Also at the Ransom Center, though not part of this exhibition, are the records of The Sunwise Turn Bookshop, purchased by the Ransom Center in 1977.  Sunwise Turn, founded and operated by Mary Mowbray-Clarke and Madge Jenison, was located in midtown Manhattan from 1916 until it closed in 1927 was concurrent with Shay’s shop.  One of the first bookstores in the U.S. to be owned by women, Sunwise Turn sponsored lectures by Robert Frost, Theodore Dreiser, and Amy Lowell among others.  It was the first “gallery” to exhibit the work of the painter Charles Burchfield among other new artists of the time, which perhaps influenced the artistic tastes of their young intern named Peggy Guggenheim.

Of the store’s interiors, Madge Jenison writes in her memoir Sunwise Turn: A Human Comedy of Bookselling that they “intended the room to look like a place in which you could read a book.  We were to conduct it like life, and it was to look like life.”  In the catalog for a past Ransom Center exhibition entitled “Make it New: The Rise of Modernism,” Edward Bishop explains that by lavishly decorating the interior of their store, the proprietors of Sunwise Turn were “creating a space for reading, not just buying books,” and that they “saw themselves as cultural missionaries in the capitalist jungle of Manhattan.”  Like Frank Shay, they also published books and worked hard to cultivate a literary community, but, in the end, the store was bought out by Doubleday and became part of the “jungle” it was fighting against.  Christopher Morley’s description of Shay’s store in his essay “Wine that Was Spilt in Haste” (1931) applies equally to its contemporary, Sunwise Turn:  It was too personal, too enchanting, too Bohemian a bookshop to survive indefinitely, but for five or six years it played a very real part in the creative life of New York.

Bishop, Ted. “The Sunwise Turn: The Modern Bookshop.” Make It New: The Rise of Modernism. Edited by Kurt Heinzelman. Austin, TX: University of Texas Press, 2004.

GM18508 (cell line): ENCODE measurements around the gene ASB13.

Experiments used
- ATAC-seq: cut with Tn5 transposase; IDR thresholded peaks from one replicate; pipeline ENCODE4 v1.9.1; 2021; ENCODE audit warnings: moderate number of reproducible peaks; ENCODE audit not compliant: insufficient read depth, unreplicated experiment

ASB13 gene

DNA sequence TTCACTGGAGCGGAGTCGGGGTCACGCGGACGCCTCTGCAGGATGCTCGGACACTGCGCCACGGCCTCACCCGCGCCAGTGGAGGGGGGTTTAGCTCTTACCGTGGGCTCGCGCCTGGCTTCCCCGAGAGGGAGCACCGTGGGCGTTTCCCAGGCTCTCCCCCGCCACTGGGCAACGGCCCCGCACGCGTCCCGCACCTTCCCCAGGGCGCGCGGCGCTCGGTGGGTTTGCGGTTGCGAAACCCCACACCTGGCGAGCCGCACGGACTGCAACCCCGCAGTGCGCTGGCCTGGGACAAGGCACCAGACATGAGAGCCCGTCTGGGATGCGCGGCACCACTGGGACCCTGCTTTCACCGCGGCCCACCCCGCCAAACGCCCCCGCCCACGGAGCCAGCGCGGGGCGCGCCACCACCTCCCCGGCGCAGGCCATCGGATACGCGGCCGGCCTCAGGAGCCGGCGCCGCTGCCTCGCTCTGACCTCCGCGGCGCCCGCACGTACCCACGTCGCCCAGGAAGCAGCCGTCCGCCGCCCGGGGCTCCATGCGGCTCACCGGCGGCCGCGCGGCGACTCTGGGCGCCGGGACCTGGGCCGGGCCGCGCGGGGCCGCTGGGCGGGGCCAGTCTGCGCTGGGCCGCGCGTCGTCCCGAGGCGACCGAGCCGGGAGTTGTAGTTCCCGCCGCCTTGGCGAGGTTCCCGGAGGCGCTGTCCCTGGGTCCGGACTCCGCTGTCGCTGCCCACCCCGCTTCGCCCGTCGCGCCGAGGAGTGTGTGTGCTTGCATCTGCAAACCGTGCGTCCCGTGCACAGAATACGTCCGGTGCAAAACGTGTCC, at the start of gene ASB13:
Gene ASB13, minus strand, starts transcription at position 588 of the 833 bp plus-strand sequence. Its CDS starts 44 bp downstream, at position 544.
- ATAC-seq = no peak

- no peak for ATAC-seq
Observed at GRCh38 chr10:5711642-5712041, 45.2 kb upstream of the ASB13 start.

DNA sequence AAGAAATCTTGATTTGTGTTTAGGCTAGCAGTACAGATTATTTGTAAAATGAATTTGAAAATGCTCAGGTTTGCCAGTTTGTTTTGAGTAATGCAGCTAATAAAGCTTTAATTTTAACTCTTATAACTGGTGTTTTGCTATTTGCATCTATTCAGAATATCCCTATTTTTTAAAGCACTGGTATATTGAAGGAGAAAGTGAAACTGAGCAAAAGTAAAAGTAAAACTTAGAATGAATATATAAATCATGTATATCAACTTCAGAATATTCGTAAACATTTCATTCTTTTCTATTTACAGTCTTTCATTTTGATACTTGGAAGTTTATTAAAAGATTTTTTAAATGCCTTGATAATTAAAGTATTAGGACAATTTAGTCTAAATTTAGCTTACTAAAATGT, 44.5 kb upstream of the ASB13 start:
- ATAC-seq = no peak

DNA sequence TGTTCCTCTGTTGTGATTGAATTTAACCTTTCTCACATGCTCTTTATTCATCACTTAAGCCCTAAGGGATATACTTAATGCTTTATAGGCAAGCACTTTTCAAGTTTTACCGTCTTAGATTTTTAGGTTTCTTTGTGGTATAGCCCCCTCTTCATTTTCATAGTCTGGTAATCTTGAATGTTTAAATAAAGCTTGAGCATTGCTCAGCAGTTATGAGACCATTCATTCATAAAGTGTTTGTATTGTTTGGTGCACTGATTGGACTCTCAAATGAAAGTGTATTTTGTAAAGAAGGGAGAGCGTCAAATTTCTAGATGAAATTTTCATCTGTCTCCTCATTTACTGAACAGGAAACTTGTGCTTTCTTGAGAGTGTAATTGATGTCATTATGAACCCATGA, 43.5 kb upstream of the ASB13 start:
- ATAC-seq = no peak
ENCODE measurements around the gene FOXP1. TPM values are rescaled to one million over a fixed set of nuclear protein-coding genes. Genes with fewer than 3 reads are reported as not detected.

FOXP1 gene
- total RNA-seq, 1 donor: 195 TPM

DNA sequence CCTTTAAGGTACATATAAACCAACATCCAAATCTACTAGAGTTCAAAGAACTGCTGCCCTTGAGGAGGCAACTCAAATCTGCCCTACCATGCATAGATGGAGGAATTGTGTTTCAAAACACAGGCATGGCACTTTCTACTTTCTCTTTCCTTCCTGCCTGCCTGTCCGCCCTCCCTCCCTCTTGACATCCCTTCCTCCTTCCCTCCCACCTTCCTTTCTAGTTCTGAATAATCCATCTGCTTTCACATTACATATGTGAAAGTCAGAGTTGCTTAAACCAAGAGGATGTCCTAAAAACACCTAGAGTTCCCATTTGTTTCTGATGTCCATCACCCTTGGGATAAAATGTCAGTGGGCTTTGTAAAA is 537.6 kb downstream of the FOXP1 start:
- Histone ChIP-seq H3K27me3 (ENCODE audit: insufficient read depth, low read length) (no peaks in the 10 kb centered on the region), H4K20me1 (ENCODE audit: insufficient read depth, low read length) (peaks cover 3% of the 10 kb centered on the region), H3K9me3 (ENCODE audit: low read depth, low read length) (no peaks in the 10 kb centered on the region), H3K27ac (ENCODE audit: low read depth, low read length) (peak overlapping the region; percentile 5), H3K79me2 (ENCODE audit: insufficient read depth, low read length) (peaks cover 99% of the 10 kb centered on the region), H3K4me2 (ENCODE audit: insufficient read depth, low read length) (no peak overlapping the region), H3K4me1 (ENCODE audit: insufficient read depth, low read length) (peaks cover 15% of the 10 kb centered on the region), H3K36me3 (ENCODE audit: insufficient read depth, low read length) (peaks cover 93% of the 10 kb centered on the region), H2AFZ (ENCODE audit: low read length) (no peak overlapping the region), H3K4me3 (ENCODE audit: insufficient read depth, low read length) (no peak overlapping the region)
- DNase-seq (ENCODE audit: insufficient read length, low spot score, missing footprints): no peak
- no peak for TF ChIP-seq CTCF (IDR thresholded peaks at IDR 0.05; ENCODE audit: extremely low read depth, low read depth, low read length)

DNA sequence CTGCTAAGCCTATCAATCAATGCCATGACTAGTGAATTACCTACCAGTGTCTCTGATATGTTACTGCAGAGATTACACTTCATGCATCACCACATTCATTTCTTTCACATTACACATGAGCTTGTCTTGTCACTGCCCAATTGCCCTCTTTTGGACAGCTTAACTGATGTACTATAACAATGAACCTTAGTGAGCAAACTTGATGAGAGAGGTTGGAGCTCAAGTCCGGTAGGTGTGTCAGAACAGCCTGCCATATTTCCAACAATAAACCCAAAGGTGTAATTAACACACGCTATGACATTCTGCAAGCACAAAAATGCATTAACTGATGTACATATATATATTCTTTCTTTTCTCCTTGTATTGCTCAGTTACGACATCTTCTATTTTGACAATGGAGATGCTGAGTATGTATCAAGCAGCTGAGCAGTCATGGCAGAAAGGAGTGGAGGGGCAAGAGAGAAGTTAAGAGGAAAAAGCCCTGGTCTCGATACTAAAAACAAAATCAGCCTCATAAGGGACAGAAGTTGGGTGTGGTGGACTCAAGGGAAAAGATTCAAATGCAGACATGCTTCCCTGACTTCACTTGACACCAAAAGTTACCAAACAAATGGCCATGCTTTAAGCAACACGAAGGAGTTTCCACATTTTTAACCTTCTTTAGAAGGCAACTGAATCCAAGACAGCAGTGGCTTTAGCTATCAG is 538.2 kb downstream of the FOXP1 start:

Harry Ransom Center.  “The Greenwich Village Bookshop Door: A Portal to Bohemia, 1920-1925.”  Accessed October 11, 2011.

Jenison, Madge. Sunwise Turn: A Human Comedy of Bookselling. New York: E. P. Dutton & Company, 1923.

Schuessler, Jennifer. “A Portal to 1920s Greenwich Village.”  The New York Times. September 1, 2011.

This post originally appeared on 10/3/11.

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New York Bound Books at 50 Rockefeller Plaza

New York Bound Bookshop at 50 Rockefeller Plaza

There’s no turning back the clock, but one way I always tried was by visiting New York Bound…with its passing goes one bookstore in which we could find, if only for an hour, what we have lost since bookstores lined Fifth Avenue.  The city, no less than its customers, is left with a hole in its heart.                                 

—Frank Rich, The New York Times, June 29, 1997

Stoddard Corner Bookshop in Hudson, New York is honored to offer the stock of New York Bound Bookshop and selected volumes from Barbara Cohen’s private collection to a discerning public– large holdings of New York material, as well as books on books, art, European history, and a significant amount of ephemera.

The story of Ms. Cohen’s distinguished, forty-year career as a respected bookseller began and fittingly, concludes, in Columbia County, New York. In the early 1970s, her late husband, Myron, converted a toolshed on their Gallatin property where Ms. Cohen specialized in old, rare, and out-of-print books, maps, prints, and ephemera about New York. In 1976, New York Bound Bookshop moved to South Street Seaport’s Fulton Market, then to West 54 Street, and finally, with business partner Judith Stonehill, to the Associated Press Building lobby at 50 Rockefeller Plaza.